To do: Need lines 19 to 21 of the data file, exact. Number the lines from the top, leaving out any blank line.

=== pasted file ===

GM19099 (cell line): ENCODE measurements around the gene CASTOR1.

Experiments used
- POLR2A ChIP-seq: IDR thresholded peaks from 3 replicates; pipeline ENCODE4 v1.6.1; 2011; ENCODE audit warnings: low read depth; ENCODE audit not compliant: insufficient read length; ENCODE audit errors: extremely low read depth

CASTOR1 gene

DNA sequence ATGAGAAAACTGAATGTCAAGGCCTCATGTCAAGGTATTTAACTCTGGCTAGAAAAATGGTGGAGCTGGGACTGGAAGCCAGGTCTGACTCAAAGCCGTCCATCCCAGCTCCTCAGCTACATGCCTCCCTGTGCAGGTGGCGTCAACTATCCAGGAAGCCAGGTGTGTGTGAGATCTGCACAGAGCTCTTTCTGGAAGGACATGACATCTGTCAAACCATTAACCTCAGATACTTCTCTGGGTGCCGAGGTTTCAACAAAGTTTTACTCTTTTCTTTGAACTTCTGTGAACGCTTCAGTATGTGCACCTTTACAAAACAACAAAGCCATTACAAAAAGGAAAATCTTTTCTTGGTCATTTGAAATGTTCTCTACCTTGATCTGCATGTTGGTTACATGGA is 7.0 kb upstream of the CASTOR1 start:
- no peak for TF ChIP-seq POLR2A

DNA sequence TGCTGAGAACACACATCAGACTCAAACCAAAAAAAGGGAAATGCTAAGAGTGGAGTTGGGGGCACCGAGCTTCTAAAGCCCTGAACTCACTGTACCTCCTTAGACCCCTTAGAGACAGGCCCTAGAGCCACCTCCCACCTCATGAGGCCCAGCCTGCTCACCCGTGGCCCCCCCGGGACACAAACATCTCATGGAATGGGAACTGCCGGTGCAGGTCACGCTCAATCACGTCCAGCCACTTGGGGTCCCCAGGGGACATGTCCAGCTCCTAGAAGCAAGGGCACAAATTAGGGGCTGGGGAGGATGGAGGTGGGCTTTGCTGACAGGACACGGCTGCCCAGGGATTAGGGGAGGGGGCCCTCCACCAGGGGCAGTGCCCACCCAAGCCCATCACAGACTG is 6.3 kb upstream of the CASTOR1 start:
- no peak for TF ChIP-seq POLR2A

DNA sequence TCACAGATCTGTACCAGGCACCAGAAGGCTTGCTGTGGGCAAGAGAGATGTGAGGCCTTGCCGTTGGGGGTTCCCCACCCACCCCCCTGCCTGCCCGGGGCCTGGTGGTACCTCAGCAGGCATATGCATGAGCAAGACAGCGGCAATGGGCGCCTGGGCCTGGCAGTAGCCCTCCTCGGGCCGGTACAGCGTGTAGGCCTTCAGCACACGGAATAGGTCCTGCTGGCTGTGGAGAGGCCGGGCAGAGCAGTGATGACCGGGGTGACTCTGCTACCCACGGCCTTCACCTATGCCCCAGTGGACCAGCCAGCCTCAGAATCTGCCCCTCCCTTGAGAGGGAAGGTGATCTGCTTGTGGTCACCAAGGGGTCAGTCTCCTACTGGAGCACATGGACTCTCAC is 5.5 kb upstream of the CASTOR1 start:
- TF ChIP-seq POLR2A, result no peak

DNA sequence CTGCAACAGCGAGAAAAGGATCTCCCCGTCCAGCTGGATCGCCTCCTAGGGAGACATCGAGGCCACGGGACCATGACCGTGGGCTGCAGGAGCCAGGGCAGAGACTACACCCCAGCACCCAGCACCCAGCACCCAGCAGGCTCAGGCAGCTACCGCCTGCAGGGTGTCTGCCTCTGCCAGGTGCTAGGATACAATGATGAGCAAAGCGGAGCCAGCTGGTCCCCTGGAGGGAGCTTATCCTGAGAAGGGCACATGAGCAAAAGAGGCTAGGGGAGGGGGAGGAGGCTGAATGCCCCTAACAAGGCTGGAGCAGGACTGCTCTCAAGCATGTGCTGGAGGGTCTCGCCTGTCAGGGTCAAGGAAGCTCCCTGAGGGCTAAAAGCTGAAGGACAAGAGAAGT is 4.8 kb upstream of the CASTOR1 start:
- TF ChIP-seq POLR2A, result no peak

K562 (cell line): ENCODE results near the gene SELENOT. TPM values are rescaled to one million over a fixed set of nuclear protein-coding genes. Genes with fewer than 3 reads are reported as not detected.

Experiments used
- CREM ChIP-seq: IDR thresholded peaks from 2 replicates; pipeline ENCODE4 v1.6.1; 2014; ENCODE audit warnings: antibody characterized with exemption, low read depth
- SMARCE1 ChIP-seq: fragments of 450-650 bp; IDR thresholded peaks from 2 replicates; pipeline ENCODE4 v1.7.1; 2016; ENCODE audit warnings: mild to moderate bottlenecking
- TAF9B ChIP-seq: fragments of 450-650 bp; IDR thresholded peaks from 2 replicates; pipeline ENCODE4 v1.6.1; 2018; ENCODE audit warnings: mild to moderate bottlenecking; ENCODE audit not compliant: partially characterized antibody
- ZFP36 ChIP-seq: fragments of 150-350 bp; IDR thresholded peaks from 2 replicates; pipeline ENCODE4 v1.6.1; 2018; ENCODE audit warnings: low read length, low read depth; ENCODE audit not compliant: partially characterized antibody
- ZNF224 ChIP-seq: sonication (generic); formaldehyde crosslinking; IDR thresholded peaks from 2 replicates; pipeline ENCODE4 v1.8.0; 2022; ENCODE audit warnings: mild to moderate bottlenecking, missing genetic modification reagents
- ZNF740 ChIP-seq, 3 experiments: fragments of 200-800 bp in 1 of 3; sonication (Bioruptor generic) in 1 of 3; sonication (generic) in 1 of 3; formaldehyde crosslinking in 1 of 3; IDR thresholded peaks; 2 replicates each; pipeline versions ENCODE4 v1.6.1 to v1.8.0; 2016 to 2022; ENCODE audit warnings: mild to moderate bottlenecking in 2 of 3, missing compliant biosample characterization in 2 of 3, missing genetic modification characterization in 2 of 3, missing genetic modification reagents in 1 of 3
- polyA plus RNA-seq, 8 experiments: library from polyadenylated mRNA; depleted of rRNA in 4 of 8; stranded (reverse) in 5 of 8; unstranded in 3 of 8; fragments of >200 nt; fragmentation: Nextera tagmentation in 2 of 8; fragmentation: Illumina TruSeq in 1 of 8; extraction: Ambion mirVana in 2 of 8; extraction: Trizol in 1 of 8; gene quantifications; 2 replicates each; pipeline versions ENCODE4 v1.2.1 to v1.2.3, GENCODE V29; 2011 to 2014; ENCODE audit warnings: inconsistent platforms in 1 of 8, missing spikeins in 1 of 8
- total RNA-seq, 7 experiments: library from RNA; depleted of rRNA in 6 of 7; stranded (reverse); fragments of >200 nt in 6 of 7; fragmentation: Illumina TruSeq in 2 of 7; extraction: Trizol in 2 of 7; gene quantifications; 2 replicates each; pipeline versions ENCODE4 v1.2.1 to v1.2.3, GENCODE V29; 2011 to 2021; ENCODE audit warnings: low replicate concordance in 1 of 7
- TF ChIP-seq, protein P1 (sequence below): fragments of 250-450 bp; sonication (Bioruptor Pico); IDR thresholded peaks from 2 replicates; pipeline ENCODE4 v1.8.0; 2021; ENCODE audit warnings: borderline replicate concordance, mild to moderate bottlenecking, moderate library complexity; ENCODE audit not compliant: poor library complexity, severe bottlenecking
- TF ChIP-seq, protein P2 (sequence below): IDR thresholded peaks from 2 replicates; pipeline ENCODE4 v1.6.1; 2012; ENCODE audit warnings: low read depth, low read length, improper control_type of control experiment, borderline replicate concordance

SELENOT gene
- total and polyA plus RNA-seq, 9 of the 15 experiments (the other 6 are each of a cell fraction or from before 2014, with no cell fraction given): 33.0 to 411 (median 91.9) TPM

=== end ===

- ZNF224 ChIP-seq: sonication (generic); formaldehyde crosslinking; IDR thresholded peaks from 2 replicates; pipeline ENCODE4 v1.8.0; 2022; ENCODE audit warnings: mild to moderate bottlenecking, missing genetic modification reagents
- ZNF740 ChIP-seq, 3 experiments: fragments of 200-800 bp in 1 of 3; sonication (Bioruptor generic) in 1 of 3; sonication (generic) in 1 of 3; formaldehyde crosslinking in 1 of 3; IDR thresholded peaks; 2 replicates each; pipeline versions ENCODE4 v1.6.1 to v1.8.0; 2016 to 2022; ENCODE audit warnings: mild to moderate bottlenecking in 2 of 3, missing compliant biosample characterization in 2 of 3, missing genetic modification characterization in 2 of 3, missing genetic modification reagents in 1 of 3
- polyA plus RNA-seq, 8 experiments: library from polyadenylated mRNA; depleted of rRNA in 4 of 8; stranded (reverse) in 5 of 8; unstranded in 3 of 8; fragments of >200 nt; fragmentation: Nextera tagmentation in 2 of 8; fragmentation: Illumina TruSeq in 1 of 8; extraction: Ambion mirVana in 2 of 8; extraction: Trizol in 1 of 8; gene quantifications; 2 replicates each; pipeline versions ENCODE4 v1.2.1 to v1.2.3, GENCODE V29; 2011 to 2014; ENCODE audit warnings: inconsistent platforms in 1 of 8, missing spikeins in 1 of 8